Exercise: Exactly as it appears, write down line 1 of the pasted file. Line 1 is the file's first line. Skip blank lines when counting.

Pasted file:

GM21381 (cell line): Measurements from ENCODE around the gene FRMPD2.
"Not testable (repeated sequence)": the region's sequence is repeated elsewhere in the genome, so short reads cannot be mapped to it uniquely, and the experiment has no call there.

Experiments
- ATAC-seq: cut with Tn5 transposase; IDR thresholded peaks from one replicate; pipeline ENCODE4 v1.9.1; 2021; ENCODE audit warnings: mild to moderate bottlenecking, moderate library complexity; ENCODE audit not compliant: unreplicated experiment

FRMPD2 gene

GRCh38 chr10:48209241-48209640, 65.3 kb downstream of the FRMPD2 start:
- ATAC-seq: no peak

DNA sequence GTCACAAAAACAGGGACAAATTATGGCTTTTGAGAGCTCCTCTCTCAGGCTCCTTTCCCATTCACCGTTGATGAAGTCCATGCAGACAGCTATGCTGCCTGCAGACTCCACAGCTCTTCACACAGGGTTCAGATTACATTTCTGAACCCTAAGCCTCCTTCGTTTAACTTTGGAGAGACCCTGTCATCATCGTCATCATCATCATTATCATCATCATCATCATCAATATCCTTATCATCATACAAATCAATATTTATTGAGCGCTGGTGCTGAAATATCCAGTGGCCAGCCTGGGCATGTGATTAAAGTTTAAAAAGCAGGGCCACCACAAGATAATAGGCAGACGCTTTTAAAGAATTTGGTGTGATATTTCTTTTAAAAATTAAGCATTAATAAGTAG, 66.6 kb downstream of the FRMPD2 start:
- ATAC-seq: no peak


GM21381 (cell line): Measurements from ENCODE around the gene FRMPD2.